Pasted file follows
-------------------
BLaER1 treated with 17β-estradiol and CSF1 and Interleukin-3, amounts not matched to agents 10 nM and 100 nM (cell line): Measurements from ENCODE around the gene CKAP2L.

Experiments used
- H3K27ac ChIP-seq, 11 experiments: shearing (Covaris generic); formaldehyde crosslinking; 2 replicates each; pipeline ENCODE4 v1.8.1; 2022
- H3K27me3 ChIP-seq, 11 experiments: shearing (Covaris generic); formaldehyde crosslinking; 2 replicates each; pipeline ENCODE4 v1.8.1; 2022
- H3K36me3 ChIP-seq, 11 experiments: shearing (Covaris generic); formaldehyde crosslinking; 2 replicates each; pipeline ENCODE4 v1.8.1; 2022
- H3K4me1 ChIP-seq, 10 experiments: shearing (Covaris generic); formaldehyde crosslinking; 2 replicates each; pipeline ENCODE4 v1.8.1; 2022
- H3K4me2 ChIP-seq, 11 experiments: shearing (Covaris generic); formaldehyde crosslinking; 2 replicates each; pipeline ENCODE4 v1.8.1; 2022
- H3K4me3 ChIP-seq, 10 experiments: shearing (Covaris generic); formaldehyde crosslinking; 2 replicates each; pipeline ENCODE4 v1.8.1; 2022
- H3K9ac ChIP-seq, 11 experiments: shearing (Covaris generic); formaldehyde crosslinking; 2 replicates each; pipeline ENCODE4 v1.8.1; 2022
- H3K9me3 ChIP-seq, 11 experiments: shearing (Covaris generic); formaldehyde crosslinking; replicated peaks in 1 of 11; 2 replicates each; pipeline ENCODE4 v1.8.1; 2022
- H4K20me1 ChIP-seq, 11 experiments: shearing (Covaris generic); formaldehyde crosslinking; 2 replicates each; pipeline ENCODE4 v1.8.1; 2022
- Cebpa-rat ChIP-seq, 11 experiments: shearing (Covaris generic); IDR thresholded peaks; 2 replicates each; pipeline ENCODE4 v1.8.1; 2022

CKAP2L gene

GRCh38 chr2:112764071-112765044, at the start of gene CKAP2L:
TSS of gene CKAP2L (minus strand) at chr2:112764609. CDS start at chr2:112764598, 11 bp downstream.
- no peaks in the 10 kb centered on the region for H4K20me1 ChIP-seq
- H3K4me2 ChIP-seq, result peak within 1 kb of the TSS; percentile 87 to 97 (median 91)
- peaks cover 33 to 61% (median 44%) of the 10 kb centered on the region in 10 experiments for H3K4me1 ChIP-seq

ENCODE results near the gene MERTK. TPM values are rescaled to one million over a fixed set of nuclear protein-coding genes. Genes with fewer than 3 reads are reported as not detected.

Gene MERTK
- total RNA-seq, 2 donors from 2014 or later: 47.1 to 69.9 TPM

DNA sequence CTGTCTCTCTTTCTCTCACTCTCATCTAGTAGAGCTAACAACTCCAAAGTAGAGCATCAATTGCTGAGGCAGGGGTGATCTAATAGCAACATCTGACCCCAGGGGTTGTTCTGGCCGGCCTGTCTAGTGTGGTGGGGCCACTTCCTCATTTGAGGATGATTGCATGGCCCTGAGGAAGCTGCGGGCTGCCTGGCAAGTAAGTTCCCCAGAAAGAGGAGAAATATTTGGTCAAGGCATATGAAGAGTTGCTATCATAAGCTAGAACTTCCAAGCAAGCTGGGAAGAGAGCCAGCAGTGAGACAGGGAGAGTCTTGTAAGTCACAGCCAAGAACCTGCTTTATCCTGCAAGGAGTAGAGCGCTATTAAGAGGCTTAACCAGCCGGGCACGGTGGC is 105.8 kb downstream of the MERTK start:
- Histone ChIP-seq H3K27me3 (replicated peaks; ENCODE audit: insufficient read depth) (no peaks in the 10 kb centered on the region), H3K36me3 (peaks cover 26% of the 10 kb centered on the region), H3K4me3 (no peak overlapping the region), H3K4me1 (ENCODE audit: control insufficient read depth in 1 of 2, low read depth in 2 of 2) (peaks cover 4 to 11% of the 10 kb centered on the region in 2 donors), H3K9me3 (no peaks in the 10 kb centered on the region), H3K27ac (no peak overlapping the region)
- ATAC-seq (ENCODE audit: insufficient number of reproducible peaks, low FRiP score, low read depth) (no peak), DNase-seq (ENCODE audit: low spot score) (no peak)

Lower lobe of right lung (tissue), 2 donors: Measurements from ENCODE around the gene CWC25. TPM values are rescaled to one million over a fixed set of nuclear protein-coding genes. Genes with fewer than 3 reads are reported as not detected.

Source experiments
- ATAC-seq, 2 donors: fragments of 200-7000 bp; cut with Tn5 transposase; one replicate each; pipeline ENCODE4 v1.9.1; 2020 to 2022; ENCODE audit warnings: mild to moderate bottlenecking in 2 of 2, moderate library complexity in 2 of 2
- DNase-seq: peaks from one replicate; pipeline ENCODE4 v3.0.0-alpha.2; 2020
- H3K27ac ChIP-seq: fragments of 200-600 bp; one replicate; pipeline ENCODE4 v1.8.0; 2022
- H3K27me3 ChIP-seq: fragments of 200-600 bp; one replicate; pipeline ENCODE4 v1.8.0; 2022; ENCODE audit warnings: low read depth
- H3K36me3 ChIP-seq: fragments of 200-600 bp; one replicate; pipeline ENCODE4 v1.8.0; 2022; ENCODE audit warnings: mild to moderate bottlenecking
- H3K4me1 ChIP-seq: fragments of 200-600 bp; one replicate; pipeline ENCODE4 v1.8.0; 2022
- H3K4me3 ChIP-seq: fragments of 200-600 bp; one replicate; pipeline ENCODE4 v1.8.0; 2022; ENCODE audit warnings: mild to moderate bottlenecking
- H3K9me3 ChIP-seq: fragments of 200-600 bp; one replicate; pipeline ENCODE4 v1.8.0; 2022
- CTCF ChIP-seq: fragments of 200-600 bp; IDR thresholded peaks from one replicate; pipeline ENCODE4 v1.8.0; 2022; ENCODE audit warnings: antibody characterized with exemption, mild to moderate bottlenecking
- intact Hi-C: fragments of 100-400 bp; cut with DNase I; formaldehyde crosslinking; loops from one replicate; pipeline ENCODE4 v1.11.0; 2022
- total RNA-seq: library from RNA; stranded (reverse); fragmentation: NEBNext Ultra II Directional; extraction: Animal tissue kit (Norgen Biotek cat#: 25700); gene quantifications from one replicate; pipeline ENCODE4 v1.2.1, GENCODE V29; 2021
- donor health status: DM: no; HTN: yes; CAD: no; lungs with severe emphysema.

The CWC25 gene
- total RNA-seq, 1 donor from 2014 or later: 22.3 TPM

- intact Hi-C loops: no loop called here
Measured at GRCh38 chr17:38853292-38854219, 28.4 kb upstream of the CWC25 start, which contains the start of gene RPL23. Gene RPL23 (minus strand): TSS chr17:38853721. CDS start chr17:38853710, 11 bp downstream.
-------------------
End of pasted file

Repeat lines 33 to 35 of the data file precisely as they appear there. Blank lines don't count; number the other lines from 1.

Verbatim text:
- H3K4me3 ChIP-seq: fragments of 200-600 bp; one replicate; pipeline ENCODE4 v1.8.0; 2022; ENCODE audit warnings: mild to moderate bottlenecking
- H3K9me3 ChIP-seq: fragments of 200-600 bp; one replicate; pipeline ENCODE4 v1.8.0; 2022
- CTCF ChIP-seq: fragments of 200-600 bp; IDR thresholded peaks from one replicate; pipeline ENCODE4 v1.8.0; 2022; ENCODE audit warnings: antibody characterized with exemption, mild to moderate bottlenecking